On September 6, 2017, the Korea Institute of Industrial Technology (KITECH, South Korea) and Sungkyunkwan University (SKKU, South Korea) jointly with the Institut für Textiltechnik (Institute of Textile Technology ) of RWTH Aachen University (ITA, Germany) opened the Smart Textronics Centre in Ansan City, South Korea, with a festive tape-cutting ceremony:
This unique global cooperation brought the outstanding competences of the partners and their respective countries together, to allow them – in cooperation with small and medium-sized enterprises from both countries – to mass produce smart textiles and to start an international R&D program. ITA, as part of RWTH Aachen University, stands for automated textile production, which is constantly advanced in the Smart Textronics Centre in Aachen. The Korean partners in turn bring their excellent know-how in the area of textiles, consumer electronics and digitalisation to the table.
What are Smart Textronics?
Smart Textronics are intelligent textiles with electronic features. In this context “smart” stands for “intelligent” and „textronics” is a neologism, bringing together „textiles“ and „electronics“. The goal of the Smart Textronics Centre is the development of intelligent electronic textiles for healthcare, sport, outdoor, and protective gear applications. Additional applications lie in the areas of smart wear, smart homes, and smart furniture. This can entail wearable textiles with electronic functions, textile products with integrated electronic components, smart textiles, electronic fibres, fibre-electronics, and textile electronics. In its activities, the Smart Textronics Centre in Ansan focuses on the main themes of healthcare, smart wearables, and smart home. The significance of the opening was shown by the attendance of multiple prominent guests from South Korea and Germany. These included:
- Mr Sung-il Yi, Ph.D.: President of KITECH (comparable to the Fraunhofer Society in Germany)
- Mr Dong Keun Kim, Ph.D.: Vice-Governor of South Korea’s Gyeonggi-Province (comparable to the Vice Prime Minister of a German Federal State)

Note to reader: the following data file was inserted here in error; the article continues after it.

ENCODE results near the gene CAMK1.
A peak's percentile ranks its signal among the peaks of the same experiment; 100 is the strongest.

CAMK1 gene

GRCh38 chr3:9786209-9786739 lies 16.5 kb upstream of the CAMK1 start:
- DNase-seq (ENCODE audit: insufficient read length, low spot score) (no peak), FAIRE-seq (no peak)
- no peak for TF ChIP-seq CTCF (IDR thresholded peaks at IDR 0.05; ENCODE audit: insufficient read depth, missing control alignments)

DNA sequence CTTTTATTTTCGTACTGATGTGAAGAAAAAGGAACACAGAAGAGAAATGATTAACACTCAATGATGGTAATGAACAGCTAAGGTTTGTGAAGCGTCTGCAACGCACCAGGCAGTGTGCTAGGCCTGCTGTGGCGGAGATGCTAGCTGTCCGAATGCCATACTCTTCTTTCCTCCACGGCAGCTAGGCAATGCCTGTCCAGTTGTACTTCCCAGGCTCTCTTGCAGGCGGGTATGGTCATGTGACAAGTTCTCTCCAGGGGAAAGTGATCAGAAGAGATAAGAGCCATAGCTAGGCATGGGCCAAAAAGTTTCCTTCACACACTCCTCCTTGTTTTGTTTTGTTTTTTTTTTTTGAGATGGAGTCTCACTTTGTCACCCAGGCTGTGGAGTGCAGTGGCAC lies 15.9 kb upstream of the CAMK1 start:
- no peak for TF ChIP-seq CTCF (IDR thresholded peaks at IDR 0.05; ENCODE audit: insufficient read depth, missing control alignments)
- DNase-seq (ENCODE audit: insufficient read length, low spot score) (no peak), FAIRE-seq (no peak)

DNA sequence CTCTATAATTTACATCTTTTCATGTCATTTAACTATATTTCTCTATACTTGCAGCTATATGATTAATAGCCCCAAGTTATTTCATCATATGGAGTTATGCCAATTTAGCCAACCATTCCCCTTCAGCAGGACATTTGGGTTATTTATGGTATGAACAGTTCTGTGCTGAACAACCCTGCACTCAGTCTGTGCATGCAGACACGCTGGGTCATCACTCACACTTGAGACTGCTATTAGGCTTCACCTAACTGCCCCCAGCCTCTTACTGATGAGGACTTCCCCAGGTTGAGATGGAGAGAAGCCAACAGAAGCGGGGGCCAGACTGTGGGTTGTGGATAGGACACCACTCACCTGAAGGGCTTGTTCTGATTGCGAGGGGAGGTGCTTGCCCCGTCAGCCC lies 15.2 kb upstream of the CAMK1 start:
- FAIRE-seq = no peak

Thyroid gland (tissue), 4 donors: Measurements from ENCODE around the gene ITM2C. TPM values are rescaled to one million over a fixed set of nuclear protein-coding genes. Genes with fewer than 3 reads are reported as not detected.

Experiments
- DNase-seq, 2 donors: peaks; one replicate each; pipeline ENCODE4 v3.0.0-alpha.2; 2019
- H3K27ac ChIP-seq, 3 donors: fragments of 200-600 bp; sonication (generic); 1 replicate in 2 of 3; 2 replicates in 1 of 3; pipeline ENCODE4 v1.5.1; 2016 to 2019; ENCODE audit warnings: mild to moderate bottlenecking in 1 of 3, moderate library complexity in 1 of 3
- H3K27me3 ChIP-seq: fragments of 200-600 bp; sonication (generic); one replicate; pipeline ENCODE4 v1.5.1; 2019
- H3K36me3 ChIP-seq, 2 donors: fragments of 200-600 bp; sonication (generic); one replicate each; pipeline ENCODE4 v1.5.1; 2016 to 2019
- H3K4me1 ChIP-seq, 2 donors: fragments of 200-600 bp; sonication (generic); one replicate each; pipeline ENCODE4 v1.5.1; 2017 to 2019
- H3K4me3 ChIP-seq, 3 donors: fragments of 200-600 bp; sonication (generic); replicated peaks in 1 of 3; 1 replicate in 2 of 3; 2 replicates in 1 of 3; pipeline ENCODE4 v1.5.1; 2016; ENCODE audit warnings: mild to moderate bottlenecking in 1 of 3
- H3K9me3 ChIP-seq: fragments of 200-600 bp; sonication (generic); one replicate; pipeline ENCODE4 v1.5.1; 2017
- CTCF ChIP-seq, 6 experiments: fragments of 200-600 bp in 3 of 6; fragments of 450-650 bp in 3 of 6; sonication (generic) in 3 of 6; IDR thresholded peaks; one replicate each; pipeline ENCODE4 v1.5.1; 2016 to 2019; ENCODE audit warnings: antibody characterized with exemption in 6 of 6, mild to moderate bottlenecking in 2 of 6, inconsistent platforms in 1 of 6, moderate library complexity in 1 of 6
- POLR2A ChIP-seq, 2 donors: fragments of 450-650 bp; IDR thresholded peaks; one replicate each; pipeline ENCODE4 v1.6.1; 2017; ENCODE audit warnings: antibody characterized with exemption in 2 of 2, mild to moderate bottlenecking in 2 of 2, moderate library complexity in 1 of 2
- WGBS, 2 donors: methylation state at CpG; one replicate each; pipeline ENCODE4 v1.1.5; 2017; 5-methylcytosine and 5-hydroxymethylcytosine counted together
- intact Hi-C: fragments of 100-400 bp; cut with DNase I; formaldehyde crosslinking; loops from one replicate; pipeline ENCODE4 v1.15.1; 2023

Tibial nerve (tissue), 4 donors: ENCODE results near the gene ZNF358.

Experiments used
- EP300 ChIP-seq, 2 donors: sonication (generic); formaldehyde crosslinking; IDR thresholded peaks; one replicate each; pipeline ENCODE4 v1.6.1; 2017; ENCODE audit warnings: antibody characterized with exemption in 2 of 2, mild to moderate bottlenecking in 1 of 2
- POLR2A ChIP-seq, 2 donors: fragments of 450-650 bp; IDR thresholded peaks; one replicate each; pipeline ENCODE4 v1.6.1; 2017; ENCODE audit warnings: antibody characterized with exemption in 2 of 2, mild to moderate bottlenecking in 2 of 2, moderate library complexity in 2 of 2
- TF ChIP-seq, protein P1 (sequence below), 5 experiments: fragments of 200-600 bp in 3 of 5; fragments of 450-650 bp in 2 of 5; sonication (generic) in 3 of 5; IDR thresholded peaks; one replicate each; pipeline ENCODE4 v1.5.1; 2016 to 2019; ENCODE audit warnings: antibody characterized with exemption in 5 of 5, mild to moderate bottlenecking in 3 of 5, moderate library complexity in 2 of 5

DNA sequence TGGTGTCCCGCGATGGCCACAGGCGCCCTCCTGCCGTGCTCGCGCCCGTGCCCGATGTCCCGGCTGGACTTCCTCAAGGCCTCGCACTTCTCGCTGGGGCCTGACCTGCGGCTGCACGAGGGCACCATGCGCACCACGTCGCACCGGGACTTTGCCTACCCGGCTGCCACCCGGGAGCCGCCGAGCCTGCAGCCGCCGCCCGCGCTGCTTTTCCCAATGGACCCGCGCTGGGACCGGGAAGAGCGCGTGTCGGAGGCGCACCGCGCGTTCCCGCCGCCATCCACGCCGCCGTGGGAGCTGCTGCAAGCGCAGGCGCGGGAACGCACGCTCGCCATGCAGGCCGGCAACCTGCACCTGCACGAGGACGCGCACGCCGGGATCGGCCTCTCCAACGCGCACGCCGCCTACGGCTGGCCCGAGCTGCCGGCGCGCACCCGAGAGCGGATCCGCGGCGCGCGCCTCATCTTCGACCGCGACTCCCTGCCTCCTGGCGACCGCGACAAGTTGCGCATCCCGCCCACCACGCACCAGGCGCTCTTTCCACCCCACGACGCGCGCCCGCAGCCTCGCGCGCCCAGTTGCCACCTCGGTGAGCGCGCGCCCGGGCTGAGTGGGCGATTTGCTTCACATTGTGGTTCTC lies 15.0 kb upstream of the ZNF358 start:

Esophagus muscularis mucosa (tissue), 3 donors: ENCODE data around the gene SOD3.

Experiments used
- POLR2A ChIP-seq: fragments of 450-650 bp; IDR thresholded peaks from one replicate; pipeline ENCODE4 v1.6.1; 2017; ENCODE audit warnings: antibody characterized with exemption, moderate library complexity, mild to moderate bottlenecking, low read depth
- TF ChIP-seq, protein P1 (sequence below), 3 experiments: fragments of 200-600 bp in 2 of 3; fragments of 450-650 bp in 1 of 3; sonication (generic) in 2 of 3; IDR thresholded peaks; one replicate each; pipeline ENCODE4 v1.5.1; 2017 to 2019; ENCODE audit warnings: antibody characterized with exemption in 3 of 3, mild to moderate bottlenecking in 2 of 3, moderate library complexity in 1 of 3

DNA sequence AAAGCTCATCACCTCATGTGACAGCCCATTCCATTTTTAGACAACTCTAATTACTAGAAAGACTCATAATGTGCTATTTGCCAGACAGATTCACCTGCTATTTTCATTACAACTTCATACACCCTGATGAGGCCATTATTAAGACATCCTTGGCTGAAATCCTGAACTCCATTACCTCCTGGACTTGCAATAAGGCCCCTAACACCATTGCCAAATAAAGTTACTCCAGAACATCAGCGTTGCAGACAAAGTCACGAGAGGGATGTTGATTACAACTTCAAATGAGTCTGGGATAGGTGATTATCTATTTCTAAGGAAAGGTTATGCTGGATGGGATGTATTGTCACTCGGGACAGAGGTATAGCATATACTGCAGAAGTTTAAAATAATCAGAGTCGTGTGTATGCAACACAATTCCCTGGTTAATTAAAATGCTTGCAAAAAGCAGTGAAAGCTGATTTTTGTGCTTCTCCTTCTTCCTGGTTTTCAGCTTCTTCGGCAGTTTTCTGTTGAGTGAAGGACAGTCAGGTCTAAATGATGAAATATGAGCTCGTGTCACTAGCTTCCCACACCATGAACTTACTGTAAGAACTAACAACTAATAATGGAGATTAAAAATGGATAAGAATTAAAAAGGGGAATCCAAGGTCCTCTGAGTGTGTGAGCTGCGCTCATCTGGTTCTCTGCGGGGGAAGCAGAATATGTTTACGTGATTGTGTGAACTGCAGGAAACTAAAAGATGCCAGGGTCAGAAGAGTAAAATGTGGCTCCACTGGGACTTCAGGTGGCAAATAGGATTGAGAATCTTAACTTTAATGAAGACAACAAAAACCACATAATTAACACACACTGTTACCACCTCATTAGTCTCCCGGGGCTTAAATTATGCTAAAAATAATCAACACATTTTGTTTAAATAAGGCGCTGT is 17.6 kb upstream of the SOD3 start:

- Mr Jong Geel Je, Ph.D.: Mayor of the City of Ansan, South Korea
- Mr Myeong Hyo Jung, Chairman of the Gyeoggi Textile Industries Association
- Prof. Dr Ji Beom Yoo, Executive Vice President of SKKU (comparable to a vice university rector)
- Mr Min Gun Lee, Master, Chairman of Ansan City Council
- Mr Kang Suk Lee, Master, Chairman of Gyeonggi Technopark
- Mr Marcel Philipp, Lord Mayor of the city of Aachen, Germany
- Prof. Dr Thomas Gries, Head of the Institut für Textiltechnik (ITA) of RWTH Aachen University
- Prof. Dr Frank Thomas Piller, Head of Group Technology and Innovation Management (TIM)
- Dr Leif Oppermann, Head of the Department of Mixed and Augmented Reality Solutions of the Fraunhofer Institute for Applied Information Technology FIT.
So-called wearables – mini or microcomputers which are woven into the garments which are often connected to the internet – can carry out impressive functions, such as tracking movement or monitor their wearer’s heart rate. Possible functions include the tracking and monitoring of bio signals and of surroundings and individually adjustable support entailing heating, lighting and cooling functions. These are core components of healthcare, smart wear, smart home, protective gear, sport and outdoor activities areas. Smart textronics are the main business model in the wearables industry.
How do the partners work together?
The partners complement each other and have agreed to open a Centre for Smart Technologies in their respective country. ITA already opened its Smart Textronics Centre on November 16, 2016 in Aachen, Germany.
How does the project proceed?
The Smart Textronics Centres concentrate on the development of intelligent textronics products and patterns with already existing technologies and materials like textile sensors, heaters, and lighting functions.
In the mid-term, the goal is to integrate advanced technologies, like textile-based generators or fuel cells into the intelligent textronics products and patters.
Tape-cutting ceremony, source: KITECH